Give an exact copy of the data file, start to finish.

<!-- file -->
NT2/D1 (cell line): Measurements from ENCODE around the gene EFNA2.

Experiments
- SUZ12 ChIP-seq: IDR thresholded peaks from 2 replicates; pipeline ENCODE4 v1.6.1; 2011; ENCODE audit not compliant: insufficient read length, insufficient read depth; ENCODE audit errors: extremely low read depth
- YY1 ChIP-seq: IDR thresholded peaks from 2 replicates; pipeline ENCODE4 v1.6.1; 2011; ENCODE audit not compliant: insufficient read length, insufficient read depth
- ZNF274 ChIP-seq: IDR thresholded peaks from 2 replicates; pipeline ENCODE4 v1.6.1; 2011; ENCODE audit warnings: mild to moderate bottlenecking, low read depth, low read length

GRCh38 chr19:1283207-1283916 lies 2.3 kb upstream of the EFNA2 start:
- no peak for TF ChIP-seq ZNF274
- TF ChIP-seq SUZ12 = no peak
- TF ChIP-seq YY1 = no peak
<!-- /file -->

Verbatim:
NT2/D1 (cell line): Measurements from ENCODE around the gene EFNA2.

Experiments
- SUZ12 ChIP-seq: IDR thresholded peaks from 2 replicates; pipeline ENCODE4 v1.6.1; 2011; ENCODE audit not compliant: insufficient read length, insufficient read depth; ENCODE audit errors: extremely low read depth
- YY1 ChIP-seq: IDR thresholded peaks from 2 replicates; pipeline ENCODE4 v1.6.1; 2011; ENCODE audit not compliant: insufficient read length, insufficient read depth
- ZNF274 ChIP-seq: IDR thresholded peaks from 2 replicates; pipeline ENCODE4 v1.6.1; 2011; ENCODE audit warnings: mild to moderate bottlenecking, low read depth, low read length

GRCh38 chr19:1283207-1283916 lies 2.3 kb upstream of the EFNA2 start:
- no peak for TF ChIP-seq ZNF274
- TF ChIP-seq SUZ12 = no peak
- TF ChIP-seq YY1 = no peak